Matt on Elbrus
Everest for Autism
Expedition. Matt Brennan will depart March 18, 2005 to conquer Mount Everest.
The expedition is made possible by Everest for Autism sponsors; Columbus
Equipment, ground multi-sport clothing, EverestNews.com, Softrends, and the
Child Wellness Community Fund, the expedition will raise needed funds for
children who suffer with Autism in the Greater Cincinnati Area.
Matt is the CEO of Loveland
Excavating and the father of four. His youngest son Blake was diagnosed with
Autism at 16 months old. In 2003 Matt founded the Cincinnati Center for
Autism. The nonprofit center provides treatment to children with Autism and
serves as a resource for families dealing with Autism.
In preparation for his
Everest expedition Matt will climb Mt. Aconcagua in Argentina alone in
January. Mt. Aconcagua is the highest mountain in the western hemisphere and
one of the coveted "seven summits." The Argentina climb will prepare Matt
physically and mentally for Everest while serving as a test run for his
technology. Thanks to corporate support, the Everest expedition team will send
updates to media partners via satellite phone, e-mail and digital imaging thus
providing a way for supporters to track his progress and share the excitement
of the Summit.
On the summit of Mt Everest a
strip of prayer flags (Puja Flags) will be raised, each bearing a child's
name to honor those - past and present - who suffer from Autism Spectrum
Disorder. Those wishing to sponsor a flag in the name of a child may do so
with a donation of $10 or more to the Everest for Autism Campaign.
Autism: The Growing Epidemic
Autism Spectrum Disorder (ASD) is the fastest growing mental
disorder in the world, with growth of more than 800 percent in the last 15
years. Today, more than 1.5 million people are afflicted with the disorder. In
the next decade, an estimated 4.5 million people will be diagnosed with ASD.
ASD is a complex developmental disability that typically
appears within the first three years of life. A result of a neurological
disorder that affects the functioning of the brain, autism affects the normal
development of the brain in the areas of communication and social interaction.
Children and adults with autism usually have difficulties in the areas of
social interaction; verbal and non-verbal communication; and leisure and play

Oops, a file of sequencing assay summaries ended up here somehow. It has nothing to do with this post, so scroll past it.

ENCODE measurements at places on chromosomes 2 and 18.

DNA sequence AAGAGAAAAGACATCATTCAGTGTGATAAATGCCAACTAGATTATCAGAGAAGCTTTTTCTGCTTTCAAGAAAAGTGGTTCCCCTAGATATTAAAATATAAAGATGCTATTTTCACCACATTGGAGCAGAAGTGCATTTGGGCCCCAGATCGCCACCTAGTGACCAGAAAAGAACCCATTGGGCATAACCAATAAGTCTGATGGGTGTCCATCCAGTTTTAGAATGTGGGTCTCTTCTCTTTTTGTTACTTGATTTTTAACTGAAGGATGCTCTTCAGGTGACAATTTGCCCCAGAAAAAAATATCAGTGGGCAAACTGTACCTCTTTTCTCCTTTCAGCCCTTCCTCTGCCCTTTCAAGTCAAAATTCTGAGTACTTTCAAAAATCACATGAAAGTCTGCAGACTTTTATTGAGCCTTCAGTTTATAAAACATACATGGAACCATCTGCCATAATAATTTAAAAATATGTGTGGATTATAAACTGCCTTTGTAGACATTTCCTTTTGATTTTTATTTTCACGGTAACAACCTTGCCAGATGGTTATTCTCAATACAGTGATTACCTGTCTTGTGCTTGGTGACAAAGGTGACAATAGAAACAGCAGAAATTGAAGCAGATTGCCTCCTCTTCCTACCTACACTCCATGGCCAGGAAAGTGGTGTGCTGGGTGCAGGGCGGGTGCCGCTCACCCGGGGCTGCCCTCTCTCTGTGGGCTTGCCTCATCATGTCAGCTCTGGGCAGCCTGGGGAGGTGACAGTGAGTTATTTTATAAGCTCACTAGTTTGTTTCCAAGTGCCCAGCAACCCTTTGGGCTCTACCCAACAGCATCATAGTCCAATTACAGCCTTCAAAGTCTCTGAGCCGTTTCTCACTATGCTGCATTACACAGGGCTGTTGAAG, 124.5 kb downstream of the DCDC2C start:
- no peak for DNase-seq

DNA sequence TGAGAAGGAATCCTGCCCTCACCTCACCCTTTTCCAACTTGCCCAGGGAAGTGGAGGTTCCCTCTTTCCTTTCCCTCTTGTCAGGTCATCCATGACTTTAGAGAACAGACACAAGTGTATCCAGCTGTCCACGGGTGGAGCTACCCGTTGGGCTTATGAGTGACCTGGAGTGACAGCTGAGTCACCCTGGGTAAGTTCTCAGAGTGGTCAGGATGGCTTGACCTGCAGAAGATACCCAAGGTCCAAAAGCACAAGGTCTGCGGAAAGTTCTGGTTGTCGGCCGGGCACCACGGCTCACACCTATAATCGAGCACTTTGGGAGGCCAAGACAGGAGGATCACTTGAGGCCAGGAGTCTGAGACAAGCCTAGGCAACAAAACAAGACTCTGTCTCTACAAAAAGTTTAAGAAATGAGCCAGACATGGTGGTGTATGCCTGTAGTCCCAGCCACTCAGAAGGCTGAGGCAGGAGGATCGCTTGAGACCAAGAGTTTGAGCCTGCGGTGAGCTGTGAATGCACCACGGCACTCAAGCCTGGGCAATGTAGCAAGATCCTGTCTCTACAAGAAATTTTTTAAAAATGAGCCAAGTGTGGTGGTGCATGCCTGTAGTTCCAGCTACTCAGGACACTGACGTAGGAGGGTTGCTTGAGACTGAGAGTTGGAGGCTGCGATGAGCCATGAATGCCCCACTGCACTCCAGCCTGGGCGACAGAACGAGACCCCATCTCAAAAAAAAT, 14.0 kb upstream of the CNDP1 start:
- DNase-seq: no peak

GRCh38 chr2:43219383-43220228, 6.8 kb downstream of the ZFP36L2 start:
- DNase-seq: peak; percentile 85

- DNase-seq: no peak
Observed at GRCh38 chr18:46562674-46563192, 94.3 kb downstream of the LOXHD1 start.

activities. No single cause is responsible for its onset, and no single
behavior characterizing autism exists. Currently, there is no cure.
Autism is one of five Pervasive Development Disorders, a
category of neurological disorders categorized by the severe and pervasive
impairment of several areas of development including social interaction and
communication skills. Autism is the most common of the Pervasive Developmental
Disorders, affecting an estimated 2-6 out of 1,000 individuals. The overall
incident of autism is consistent around the globe, but autism is four times
more prevalent in boys than girls. Autism knows no racial or ethnic
boundaries, nor do education levels or socioeconomic factors affect the chance
of autism’s occurrence.
While there is no cure for autism, there are treatment and
education approaches that may reduce some of the challenges associated with
the disability. Intervention may help lessen disruptive behaviors, and
education can teach self-help skills that allow greater independence. But just
as one there is no one symptom or behavior that identifies autistic children,
there is also no single treatment. Currently, mental health experts endorse no
single treatment; for this reason, very little funding is available to
families fighting autism, leaving most treatments privately funded.
Consequently, under-funded families must wait for school-based treatment
programs or conduct home-based programs staffed by family members.
Cincinnati Center for Autism
click here to visit the web site of Cincinnati Center for
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